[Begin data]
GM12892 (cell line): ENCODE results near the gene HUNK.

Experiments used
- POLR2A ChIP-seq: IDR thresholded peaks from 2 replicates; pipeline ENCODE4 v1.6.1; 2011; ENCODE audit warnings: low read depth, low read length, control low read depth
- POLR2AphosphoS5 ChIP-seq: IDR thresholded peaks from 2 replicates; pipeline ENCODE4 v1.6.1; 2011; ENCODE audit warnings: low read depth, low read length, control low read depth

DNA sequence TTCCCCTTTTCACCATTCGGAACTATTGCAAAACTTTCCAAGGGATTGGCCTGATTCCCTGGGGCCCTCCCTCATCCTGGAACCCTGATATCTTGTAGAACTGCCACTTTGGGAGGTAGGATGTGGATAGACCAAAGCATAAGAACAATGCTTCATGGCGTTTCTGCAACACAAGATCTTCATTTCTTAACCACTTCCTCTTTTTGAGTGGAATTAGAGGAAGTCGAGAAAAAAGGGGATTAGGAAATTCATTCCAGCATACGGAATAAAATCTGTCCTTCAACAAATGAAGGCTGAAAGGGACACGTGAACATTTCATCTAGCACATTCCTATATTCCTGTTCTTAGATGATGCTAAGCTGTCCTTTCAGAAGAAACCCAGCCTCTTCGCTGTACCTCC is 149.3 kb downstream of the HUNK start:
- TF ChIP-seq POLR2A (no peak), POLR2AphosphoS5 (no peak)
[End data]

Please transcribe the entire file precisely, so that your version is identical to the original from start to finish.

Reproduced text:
GM12892 (cell line): ENCODE results near the gene HUNK.

Experiments used
- POLR2A ChIP-seq: IDR thresholded peaks from 2 replicates; pipeline ENCODE4 v1.6.1; 2011; ENCODE audit warnings: low read depth, low read length, control low read depth
- POLR2AphosphoS5 ChIP-seq: IDR thresholded peaks from 2 replicates; pipeline ENCODE4 v1.6.1; 2011; ENCODE audit warnings: low read depth, low read length, control low read depth

DNA sequence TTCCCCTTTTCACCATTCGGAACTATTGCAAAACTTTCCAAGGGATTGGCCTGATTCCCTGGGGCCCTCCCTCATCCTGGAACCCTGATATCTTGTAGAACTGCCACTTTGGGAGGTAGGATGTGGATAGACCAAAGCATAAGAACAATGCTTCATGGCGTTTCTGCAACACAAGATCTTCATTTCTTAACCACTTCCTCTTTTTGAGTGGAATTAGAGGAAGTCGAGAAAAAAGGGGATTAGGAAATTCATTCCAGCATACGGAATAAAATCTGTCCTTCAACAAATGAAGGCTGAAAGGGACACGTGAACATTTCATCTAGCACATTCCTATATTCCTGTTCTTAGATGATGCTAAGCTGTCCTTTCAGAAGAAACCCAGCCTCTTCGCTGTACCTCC is 149.3 kb downstream of the HUNK start:
- TF ChIP-seq POLR2A (no peak), POLR2AphosphoS5 (no peak)